Although less than 2 miles from Oxford’s city centre St. Margaret’s is hidden behind trees and shrubbery at the end of a long and winding country lane. The church is a strange, isolated and moody little building sometimes welcoming and warm while at other times slightly sinister. It is lighted only by oil lamps and candles as it has no electricity supply.
St. Margaret’s was once the living for a priest called Nicholas Breakspear who became England’s only Pope, Adrian lV, in 1154.
Binsey ‘Treacle Well’.
The church is also famous for its holy well and its legendary connection to St. Frideswide, the patron saint of Oxford. This was the ‘Treacle Well’ of Alice’s Adventures in Wonderland.
One day a friend contacted me to tell me how he was reading Andrew Collins’ book, Twenty-first Century Grail and in it Andrew had reported on a trip to St. Margaret’s, Binsey following psychic clues, whereupon he and his companions had found what they had been looking for – an engraved key. They had been told (by the spirit of Aleister Crowley, no less) to be there before midnight on St Frideswide’s feast day, the 19th October. While fossicking around, looking for the key, they were alarmed to witness 12 hooded figures moving in procession along the footpath through the churchyard. Chanting lowly in Latin they entered the church to presumably conduct a ceremony. Collins and co didn’t hang around to find out.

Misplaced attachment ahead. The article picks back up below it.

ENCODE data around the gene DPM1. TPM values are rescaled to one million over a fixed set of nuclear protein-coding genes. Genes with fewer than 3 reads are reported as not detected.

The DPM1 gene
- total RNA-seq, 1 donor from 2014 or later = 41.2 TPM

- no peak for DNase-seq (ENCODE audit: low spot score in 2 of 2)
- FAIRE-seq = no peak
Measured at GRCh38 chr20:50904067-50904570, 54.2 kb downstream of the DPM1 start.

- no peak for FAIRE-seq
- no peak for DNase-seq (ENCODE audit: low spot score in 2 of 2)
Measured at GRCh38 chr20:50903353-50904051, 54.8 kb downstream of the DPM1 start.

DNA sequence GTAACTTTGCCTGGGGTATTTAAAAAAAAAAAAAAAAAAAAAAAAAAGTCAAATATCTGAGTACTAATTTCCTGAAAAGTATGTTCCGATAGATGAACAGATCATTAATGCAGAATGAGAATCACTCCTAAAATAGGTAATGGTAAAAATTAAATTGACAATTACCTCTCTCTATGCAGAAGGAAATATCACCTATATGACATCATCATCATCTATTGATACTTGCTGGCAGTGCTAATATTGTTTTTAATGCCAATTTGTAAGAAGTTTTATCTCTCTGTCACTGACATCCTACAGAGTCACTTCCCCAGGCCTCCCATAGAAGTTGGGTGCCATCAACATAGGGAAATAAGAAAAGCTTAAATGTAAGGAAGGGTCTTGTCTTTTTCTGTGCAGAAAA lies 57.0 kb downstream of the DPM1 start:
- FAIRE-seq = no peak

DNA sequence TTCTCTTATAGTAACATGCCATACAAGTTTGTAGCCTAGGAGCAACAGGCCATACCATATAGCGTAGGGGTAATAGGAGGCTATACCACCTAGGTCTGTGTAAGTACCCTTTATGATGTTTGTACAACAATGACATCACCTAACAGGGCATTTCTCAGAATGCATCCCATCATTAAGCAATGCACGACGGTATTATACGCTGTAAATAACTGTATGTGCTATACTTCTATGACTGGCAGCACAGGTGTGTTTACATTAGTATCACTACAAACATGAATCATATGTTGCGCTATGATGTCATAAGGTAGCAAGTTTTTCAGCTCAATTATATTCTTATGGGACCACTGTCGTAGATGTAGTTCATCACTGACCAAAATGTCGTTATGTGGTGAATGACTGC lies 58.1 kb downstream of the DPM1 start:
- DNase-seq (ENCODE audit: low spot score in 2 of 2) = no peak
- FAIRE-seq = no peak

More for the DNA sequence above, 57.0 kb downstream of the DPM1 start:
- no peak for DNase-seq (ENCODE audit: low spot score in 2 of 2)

“Salve Regina!” “It is our Lady” “Lo! it is Venus, and she sits upon many waters yonder.”
In the newsletter, which I sent out (12th August 2008) to notify this new article to members, I wrote about
how other, obviously connected, significant workings are underway in this ancient city of Oxford at locations just outside the old city walls and at its cardinal points. (I’ve added more.)